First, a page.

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Religious Tolerance logo

Same-sex marriage (SSM) in Kentucky.

Part 8: 2014-JUL:
Family Research Council, National Organization
for Marriage
, Kentucky Family Foundation,
and Governor Beshear respond to the ruling
in Timothy Love, et al. v. Steve Beshear

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This topic is continued from the previous essay

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wedding ringsThe Family Research Council responded:

The Family Research Council (FRC) took a dim view of Judge Heyburn's ruling in Love v. Beshear. The FRC is a fundamentalist Christian group that the Southern Poverty Law Center (SPLC) classifies as a hate group because of their frequent misrepresentation of topics related to homosexual orientation. 5 [The SPLC is the main national organization monitoring hate organizations in the U.S.]

Peter Sprigg, Senior Fellow for Policy Studies at the FRC said:

"Judge Heyburn's contention that 'serious people' don't support the definition of marriage that has existed for millennia, demonstrates a measure of contempt -- for tens of millions of citizens -- wholly unacceptable from someone on the bench.

"On the contrary, it is those like Judge Heyburn, who can conceive of no 'rational basis' for distinguishing the type of relationship which reproduces the human race from all other types of relationship, who cannot be considered 'serious people.' 6

It is unclear why Sprigg believes that he is free to denigrate one segment of the population whereas Judge Heyburn is not. Common decency would seem to require that everyone avoid denigrating others. Denigration would seem to violate the Golden Rule.

Sprigg seems to imply that same-sex couples cannot produce children. He appears to ignore the many families headed by two lesbian and/or bisexual women who use artificial insemination to conceive, as well as same-sex couples who conceive children via surrogacy, and same-sex couples who adopt children.

Sprigg continues:

"Judge Heyburn scoffed at the notion that 'traditional marriages contribute to a stable birth rate.' Yet a correlation between those factors is clear. Recent research showed that the bottom six U.S. states in birth rate had all redefined marriage, while none of the top nine states in birth rate had done so. 6

Sprigg does note a correlation between bans on same-sex marriages and stable birth rate. But a correlation does not necessarily imply a cause and effect relationship. If one were to compare the states with the lowest birth rate with those states with the highest birth rate one would probably find major differences in educational attainment, income, age at first marriage, divorce rate, religiosity and probably other factors. Besides, some commentators are concerned about the high birth rate globally, and the strain that additional population would place on the environment.

Sprigg concluded:

"Judge Heyburn explicitly ignored precedents from both the U.S. Supreme Court regarding state definitions of marriage and the U.S. Circuit Court of Appeals for the Sixth Circuit regarding 'sexual orientation.'6

Sprigg's first comment appears to be a reference to court decisions by the U.S. Supreme Court and by other courts that it is up to the individual states to decide who can marry and which couples are to be excluded from marriage. For example, some states allow second cousins to marry but deny marriage to first cousins because of the higher rate of child birth defects that occur when spouses are too closely related. Other states allow first cousins to marry. States also define the minimum age that engaged couples must have reached before they can marry.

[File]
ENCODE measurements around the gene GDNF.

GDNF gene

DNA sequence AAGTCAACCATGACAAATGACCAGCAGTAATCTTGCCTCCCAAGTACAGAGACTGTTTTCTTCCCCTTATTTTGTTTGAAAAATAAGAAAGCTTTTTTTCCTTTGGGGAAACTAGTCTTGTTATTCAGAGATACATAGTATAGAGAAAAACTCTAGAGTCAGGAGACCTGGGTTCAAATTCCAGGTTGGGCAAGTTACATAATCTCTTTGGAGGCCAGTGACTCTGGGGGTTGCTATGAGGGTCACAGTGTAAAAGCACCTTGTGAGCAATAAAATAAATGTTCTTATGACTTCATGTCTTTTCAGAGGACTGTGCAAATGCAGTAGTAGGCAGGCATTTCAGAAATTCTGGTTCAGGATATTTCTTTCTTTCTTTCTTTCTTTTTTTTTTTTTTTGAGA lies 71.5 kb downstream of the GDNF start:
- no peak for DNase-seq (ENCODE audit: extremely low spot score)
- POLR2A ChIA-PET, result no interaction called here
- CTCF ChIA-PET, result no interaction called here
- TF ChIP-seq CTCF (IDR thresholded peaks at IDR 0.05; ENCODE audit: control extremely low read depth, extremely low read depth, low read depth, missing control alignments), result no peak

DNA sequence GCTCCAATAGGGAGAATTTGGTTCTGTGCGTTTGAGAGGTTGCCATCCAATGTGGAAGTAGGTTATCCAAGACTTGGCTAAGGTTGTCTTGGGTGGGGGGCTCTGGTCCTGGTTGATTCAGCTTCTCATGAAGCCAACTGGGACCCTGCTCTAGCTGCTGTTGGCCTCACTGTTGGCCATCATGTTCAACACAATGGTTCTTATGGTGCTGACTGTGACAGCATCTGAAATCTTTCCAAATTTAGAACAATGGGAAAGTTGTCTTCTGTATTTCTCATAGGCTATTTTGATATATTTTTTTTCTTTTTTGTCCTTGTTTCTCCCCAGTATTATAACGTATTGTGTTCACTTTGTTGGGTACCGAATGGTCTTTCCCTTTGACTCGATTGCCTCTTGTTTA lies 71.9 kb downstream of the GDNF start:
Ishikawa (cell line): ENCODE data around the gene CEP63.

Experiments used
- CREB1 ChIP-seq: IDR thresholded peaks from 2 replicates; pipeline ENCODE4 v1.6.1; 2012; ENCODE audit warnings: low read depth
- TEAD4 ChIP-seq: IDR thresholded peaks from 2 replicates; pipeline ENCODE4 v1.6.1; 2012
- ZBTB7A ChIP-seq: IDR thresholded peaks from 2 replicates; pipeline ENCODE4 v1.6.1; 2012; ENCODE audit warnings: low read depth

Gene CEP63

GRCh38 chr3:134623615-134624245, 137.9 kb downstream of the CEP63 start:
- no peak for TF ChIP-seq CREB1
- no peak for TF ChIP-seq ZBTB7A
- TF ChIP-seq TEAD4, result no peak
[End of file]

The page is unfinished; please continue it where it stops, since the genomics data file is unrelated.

Many religious and social conservatives have assumed that because it is up to each state to define marriage, that states can define it in any way that they wish. Many conservatives have assumed that In the event that a state excludes same-sex couples and thereby -- according to many recent court rulings -- violates the due process and equal protection clauses of the 14th Amendment of the U.S. Constitution, that this state decision overrules the federal Constitution. That belief is shared by very few constitutional experts and even fewer -- if any -- courts.

Peter Sprigg's reference to the "U.S. Circuit Court of Appeals for the Sixth Circuit regarding 'sexual orientation'," appears to refer to a ruling that they made back in 1996 -- at a time when national support for same-sex marriage was only about 27% compared to 55% to 59% in 2014. That ruling was eight years before the first state allowed marriages by same-sex couples.

The Washington Blade commented on the Court of Appeals' old ruling:

"The Sixth Circuit has ruled on an LGBT-relevant case before, but the outcome and the precedent it set wasn’t favorable to LGBT people.

In the case of Equality Federation v. Cincinnati, the court in 1996 upheld an anti-gay ordinance in Cincinnati forbidding the city from enforcing civil rights ordinances based on sexual orientation. The judges issued this decision despite the Supreme Court ruling in 1992 in Romer v. Evan, which found that a similar measure, Colorado’s Amendment 2, was unconstitutional.

But the Cincinnati ordinance has since been repealed in 2004, and that ruling was delivered years ago before the Supreme Court issued precedent protecting gay people in Lawrence [v. Texas in 2003], and Windsor [v. United States in mid-2013]. 8

Sprigg commented:

"FRC urges public officials in Kentucky to immediately appeal today's ruling to the Sixth Circuit and continue to vigorously defend its marriage law." 6